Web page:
April 4, 2011

LF Collaboration Summit Preview: TI's Bill Mills on Yocto Project


The Linux Foundation Collaboration Summit is just two days away, and we were excited to be able to reach Texas Instrument's Bill Mills, chief technologist for open Linux solutions. Mills is participating in a highly-anticiapted panel on Wednesday titled, "Introducing the Yocto Project: What it Means for the Embedded Linux Industry," and shared a few thoughts with us before he prepares to arrive at Hotel Kabuki, including his idea of the state of embedded Linux.

You're participating at The Linux Foundation Collaboration Summit on a panel about the Yocto Project. Can you tell us more about that project and why it's important?


Mills: Texas Instruments (TI) has been a user of OpenEmbedded (OE) for several years now. We find the power it provides the integrator is key for our customers to maximize the benefits of embedded Linux and TI silicon. However, TI discovered various aspects that could be improved to make OE better, such as enabling OE support in commercial products and making it easy to use by every engineer. To me, Yocto is about working collectively on those needs.‚Ä®‚Ä®I think the attention and effort on Yocto has already led to improvements in OE itself with the formation of the OE-core concept.  This is an ideal example of a Yocto expressed use-case being addressed in up-stream OE.‚Ä®‚Ä®

Your panel follows Jim Zemlin's opening keynote on the state of the Linux union. What would you say is the state of embedded Linux union today?

Mills: ‚Ä®‚Ä®Embedded Linux is very healthy. It is finding uses in almost every type of mainstream and vertical market.  Knowledge of how to develop with embedded Linux is the new entry-level requirement for many companies.‚Ä®‚Ä®I still think there is room for improvement. If you draw an analogy to desktop Linux, I think embedded Linux is at Slackware 1 or 2 level, and people are looking forward to the live CD generation. Like the desktop evolution, I think much of the change needs to come from tooling and distribution technology, with only a few key enablers coming from the kernel.‚Ä®‚Ä®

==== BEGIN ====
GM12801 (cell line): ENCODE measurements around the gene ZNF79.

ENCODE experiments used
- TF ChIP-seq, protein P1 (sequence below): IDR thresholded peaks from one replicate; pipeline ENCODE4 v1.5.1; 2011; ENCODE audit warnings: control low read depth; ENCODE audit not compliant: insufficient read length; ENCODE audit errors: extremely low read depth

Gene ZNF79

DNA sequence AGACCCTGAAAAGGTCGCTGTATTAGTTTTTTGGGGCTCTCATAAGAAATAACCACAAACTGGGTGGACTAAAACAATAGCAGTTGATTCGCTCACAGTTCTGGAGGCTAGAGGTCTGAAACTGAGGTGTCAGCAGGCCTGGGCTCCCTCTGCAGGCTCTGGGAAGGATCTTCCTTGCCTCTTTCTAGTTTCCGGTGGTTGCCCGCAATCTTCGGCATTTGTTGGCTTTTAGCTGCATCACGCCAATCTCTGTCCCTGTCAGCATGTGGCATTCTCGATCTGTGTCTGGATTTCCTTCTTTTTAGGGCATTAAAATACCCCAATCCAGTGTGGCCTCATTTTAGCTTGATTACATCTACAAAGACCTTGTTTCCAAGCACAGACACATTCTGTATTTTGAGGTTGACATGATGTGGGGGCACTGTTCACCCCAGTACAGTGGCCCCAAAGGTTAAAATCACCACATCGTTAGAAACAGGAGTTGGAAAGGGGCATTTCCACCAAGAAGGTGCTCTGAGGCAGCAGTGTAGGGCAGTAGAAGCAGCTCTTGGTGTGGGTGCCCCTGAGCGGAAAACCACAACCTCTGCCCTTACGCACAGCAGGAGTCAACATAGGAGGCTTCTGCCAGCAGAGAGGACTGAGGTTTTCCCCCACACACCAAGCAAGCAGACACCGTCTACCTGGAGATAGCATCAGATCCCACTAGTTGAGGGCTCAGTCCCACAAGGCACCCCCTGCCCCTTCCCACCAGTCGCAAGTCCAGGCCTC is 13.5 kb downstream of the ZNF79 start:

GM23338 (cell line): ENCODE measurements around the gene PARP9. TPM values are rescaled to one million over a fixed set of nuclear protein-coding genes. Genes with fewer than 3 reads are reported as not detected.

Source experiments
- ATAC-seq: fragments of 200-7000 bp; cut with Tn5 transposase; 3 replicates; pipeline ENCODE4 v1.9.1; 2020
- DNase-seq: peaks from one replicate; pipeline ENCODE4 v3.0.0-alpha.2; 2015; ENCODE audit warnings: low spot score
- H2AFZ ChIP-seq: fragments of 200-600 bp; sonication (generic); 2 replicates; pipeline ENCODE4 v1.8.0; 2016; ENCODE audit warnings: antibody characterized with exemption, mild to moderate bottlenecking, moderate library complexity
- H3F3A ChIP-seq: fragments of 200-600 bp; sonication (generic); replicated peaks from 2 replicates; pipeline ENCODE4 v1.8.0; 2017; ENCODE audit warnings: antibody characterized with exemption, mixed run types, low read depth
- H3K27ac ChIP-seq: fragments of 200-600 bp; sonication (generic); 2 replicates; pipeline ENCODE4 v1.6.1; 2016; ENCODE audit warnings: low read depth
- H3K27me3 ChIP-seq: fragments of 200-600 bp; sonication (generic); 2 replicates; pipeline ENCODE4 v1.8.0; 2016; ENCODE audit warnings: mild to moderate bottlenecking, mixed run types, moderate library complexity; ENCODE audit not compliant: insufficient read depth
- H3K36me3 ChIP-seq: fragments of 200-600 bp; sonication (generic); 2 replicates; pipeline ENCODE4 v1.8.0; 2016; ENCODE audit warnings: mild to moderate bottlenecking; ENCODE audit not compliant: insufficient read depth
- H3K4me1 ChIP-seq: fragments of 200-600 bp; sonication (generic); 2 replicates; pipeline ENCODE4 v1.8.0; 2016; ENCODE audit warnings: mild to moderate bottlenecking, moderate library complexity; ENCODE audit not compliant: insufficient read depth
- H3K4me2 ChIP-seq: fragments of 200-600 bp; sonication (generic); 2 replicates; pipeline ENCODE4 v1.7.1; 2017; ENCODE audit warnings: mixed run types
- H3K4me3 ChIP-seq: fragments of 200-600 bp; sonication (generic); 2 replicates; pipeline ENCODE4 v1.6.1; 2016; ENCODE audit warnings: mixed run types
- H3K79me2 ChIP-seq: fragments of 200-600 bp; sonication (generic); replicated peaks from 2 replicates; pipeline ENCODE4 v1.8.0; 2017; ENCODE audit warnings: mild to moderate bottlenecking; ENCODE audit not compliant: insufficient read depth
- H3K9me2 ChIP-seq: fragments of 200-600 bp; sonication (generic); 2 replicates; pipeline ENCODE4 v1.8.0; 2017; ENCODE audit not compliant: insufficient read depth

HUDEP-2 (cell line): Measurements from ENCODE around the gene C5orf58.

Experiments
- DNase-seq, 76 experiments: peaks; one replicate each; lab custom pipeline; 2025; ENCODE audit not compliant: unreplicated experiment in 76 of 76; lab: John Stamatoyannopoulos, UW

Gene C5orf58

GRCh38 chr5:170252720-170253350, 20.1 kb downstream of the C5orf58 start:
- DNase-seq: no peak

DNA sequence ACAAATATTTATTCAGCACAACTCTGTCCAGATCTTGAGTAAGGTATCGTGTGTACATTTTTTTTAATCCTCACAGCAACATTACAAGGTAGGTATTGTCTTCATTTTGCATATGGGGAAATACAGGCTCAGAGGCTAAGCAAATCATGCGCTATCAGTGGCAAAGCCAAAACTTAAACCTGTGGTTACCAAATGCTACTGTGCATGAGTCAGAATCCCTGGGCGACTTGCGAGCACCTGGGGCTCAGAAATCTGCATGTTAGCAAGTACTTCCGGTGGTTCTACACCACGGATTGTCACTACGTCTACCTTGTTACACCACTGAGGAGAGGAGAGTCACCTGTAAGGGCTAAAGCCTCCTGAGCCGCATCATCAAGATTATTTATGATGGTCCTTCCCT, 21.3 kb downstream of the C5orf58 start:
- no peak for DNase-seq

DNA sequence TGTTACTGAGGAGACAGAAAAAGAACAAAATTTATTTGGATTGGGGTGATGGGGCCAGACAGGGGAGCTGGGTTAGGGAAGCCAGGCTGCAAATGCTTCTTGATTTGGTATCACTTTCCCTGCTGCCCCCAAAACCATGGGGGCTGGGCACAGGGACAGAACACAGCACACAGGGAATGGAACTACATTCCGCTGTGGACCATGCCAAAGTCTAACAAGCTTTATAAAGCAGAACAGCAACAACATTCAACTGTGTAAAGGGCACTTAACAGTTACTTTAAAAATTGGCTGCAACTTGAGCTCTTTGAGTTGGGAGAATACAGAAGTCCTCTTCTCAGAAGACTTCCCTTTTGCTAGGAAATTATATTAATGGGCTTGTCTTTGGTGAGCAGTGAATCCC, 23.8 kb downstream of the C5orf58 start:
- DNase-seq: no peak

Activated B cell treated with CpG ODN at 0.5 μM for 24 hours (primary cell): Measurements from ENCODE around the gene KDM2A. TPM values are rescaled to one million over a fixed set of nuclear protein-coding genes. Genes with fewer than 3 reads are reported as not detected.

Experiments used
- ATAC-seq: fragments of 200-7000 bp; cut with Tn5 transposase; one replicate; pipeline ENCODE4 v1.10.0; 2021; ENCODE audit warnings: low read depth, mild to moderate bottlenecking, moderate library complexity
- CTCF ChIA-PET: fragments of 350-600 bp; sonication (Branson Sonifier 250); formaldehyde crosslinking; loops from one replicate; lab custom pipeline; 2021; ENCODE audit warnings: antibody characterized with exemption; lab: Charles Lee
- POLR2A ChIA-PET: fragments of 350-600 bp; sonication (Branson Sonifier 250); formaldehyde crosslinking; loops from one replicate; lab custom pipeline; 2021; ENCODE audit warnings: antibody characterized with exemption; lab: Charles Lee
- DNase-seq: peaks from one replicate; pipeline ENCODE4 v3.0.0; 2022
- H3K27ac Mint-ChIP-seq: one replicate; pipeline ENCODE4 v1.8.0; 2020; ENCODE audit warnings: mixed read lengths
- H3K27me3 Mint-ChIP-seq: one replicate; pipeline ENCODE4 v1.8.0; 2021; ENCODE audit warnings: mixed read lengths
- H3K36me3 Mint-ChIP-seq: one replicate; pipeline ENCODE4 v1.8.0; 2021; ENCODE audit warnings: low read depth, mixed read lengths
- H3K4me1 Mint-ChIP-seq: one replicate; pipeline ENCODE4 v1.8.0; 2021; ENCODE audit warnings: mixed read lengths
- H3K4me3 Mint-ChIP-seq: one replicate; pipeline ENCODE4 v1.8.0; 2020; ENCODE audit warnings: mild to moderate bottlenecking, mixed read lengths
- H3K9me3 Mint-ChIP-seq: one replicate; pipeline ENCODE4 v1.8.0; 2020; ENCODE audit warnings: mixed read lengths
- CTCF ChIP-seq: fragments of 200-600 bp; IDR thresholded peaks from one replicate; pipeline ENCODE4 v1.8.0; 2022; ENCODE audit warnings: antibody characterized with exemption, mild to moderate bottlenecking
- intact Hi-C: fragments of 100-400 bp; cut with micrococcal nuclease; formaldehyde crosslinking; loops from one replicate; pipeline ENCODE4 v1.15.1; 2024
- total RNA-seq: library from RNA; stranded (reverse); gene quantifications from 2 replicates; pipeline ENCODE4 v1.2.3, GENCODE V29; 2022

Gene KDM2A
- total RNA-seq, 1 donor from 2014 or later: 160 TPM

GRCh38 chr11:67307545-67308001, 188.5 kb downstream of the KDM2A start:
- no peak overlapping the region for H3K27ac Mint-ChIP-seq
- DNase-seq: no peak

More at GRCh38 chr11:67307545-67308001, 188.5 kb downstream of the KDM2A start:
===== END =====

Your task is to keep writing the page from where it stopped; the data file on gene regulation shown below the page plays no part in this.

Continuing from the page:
Linux will celebrate its 20th anniversary later this year. What's your prediction for its future and what needs to happen to see your prediction realized?

Mills: I see Linux as the flagship of a mesh of open source technologies going into the future.  I think we will see more diversity in user space solutions appear but then settle down to two or three. Some deployments of these technologies in embedded spaces may not even use the Linux kernel, but even then Linux, will shape how the mesh is structured and interacts.‚Ä®‚Ä®I think two things are important for Linux to be successful in the future: using open source cloud services and developing good, cross-platform, open source applications.

How does collaborative development, like the work the Yocto Project is doing, benefit TI's overall business and technology strategy?

Mills: TI's job is to make the right silicon for every customer's product. The easier it is to use the hardware, the more chips we sell.  From the software side, our goal is to make Linux easy to use, develop, and ship in volume. Cooperating with people with the same goal just makes good business sense.  Motivated self interest is the engine that drives open source for individuals, and it is no different for companies.